This past Tuesday Morning, Carey Helmink led us in worship again as we pondered God’s holiness. Here’s what she had to say:

Exodus 15:11 says: “Who is like you among the gods, O Lord – glorious in holiness, awesome in splendor, performing great wonders?”

holinessOf all of the characteristics of God, his holiness is quite possibly the characteristic that sets him apart from the human race most profoundly. Some of God’s qualities can even be seen in people who are un-redeemed. It is possible that someone might think that even I am loving or kind or faithful or patient – well, maybe not patient. But I’m pretty certain that no one has ever looked at me and said, “She is so holy.” And I’m pretty sure I’ve never said it about anyone else either. We understand that God’s holiness is what makes him God. His perfection, his ways, his righteousness, his judgments are always true, always right.

“Who is like you, O Lord?”

When we come face-to-face with His holiness, we are reminded of our desperate need for a Savior. And realize we could never enter his presence if He hadn’t made a way.

Hebrews 10:19-22 says, “And so, dear brothers and sisters, we can boldly enter heaven’s Most Holy Place because of the blood of Jesus. By his death, Jesus opened a new and life-giving way through the curtain into the Most Holy Place. And since we have a great High Priest who rules over God’s house, let us go right into the presence of God with sincere hearts fully trusting him. For our guilty consciences have been sprinkled with Christ’s blood to make us clean, and our bodies have been washed with pure water.”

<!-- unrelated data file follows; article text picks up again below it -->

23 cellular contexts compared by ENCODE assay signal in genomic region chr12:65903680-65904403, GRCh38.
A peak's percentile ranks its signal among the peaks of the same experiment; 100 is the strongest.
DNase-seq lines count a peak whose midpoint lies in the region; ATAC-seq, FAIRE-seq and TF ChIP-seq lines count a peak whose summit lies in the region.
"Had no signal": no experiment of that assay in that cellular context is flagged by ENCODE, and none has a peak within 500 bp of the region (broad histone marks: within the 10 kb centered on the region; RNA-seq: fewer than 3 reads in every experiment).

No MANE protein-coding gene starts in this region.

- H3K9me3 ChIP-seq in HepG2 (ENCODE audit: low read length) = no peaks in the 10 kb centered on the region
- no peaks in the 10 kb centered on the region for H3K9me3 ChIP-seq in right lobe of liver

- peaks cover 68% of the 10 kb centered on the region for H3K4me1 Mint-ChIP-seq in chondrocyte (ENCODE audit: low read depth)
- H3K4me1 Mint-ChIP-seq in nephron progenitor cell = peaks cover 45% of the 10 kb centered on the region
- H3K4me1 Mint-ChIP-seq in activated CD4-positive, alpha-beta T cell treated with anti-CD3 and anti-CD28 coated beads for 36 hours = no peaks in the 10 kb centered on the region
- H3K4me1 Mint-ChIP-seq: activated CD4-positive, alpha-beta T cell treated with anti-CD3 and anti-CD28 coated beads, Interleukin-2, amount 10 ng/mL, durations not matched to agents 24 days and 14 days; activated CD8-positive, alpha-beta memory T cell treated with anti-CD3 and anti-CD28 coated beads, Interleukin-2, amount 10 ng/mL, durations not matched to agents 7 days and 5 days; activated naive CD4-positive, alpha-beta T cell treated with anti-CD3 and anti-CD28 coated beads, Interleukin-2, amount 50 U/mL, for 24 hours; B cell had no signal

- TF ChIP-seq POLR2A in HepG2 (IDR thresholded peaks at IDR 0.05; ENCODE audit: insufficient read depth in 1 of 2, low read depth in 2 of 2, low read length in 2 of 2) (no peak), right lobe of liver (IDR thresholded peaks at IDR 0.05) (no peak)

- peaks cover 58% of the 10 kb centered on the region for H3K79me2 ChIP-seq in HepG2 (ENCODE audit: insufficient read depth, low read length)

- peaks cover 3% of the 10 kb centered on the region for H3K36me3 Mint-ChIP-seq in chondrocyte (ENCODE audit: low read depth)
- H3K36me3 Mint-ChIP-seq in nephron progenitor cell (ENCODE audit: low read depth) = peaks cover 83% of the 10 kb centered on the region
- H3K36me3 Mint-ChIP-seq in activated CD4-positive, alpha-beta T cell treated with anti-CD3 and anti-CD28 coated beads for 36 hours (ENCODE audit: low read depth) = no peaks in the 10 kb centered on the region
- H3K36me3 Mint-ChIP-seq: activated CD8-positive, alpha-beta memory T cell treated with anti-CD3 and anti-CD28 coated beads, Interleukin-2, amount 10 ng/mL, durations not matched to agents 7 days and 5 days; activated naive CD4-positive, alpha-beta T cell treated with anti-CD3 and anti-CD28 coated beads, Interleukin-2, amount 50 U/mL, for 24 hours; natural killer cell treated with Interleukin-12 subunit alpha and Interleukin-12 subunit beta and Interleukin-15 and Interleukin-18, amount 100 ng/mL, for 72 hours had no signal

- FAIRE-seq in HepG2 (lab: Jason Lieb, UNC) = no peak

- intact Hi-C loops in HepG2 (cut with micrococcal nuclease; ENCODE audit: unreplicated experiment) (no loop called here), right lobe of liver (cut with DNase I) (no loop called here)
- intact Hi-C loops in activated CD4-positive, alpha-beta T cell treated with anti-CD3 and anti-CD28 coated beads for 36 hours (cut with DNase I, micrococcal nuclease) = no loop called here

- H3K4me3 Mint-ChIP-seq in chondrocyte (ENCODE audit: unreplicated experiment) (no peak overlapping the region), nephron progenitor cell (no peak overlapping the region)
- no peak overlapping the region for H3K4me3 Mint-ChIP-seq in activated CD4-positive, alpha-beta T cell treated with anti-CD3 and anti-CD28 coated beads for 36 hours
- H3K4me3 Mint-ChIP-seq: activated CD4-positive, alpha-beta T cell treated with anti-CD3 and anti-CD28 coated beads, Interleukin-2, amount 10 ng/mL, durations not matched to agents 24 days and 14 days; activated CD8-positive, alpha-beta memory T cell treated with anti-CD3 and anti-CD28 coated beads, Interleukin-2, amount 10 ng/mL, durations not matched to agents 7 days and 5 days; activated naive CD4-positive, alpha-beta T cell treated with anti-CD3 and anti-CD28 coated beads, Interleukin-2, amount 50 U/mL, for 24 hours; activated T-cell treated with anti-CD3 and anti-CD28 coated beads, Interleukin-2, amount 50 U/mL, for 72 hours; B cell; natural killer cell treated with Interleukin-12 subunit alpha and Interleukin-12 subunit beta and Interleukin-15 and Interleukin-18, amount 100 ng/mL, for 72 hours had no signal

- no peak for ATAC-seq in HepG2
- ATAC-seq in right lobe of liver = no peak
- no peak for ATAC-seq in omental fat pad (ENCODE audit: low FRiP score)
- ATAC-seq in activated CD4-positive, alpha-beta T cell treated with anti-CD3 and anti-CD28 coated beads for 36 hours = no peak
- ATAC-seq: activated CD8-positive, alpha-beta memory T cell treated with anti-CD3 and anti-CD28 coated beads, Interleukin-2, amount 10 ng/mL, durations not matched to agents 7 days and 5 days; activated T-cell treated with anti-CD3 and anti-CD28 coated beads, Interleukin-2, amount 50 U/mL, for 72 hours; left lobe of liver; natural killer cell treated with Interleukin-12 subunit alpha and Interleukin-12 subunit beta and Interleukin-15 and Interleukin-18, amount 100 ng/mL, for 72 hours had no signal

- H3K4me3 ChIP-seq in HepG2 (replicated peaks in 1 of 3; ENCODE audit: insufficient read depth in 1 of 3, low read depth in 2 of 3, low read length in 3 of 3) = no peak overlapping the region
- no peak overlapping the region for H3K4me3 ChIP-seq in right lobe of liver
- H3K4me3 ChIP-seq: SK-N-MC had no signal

In Nichole Nordeman’s book Love Story she gives her interpretation of the story of Jesus and the thief on the cross.

“We have a very short account of Jesus’ time with the open-hearted thief, just a few recorded words between them, but we know they must have hung there beside each other, under the angry heaves, for hours and hours. What was said?

I wish we knew his name. Jesus was big on names. I think he would hate that we only know him as The Thief. Imagine if it was not our name that went down in history but the wickedness we were most known by. I don’t think Jesus would be happy with that. . . . I can imagine that God hears all this “thief” talk and wants to interrupt: ‘Hey, quit talking about my kid like that. His name is Steve.’

I wonder if Steve and Jesus might have been around the same age. Who knows? Maybe they had even crossed paths as children, playing games in the marketplace. . . .

Maybe his parents nagged, ‘Why can’t you be more like Joseph’s boy?’ Maybe Steve sneered and pushed his chair away from the table. . . .

Did the sinless Messiah squint through one swollen bloody eye until he could barely make out the profile of his neighbor in this nightmare? Did he wait until this man, racked with sobs and agony, took a small breath . . . just enough of a silence to whisper,


Hey, Steve . . . I’m with you.

I’m for you.

As unthinkable as it is to imagine death by crucifixion, I can’t escape what torture must have been in this man’s heart in that moment. The realization that he’d been led there by every choice, every consequence . . . only to be confronted with more beauty than any one person should ever be expected to gaze upon. Imagine . . .

You and I have the untold luxury of experiencing that beauty, the forgiveness, the acceptance, and then the U-turn moment. We get to go and live a new abundant life.

Steve had no time left to make his Lord proud. Or impress him parents. . . . He never shared his testimony. . . . He never tithed. He studied no Scripture. He wasn’t baptized. He was surely the worst performing and least-decorated Christian in history.

And the first one to enter heaven with Jesus.

Is it accidental that the first man to walk into paradise with Christ had zero possibility of imagining he might have earned it?”

What a precious story and proof positive that he is so far above us and yet so completely for us.

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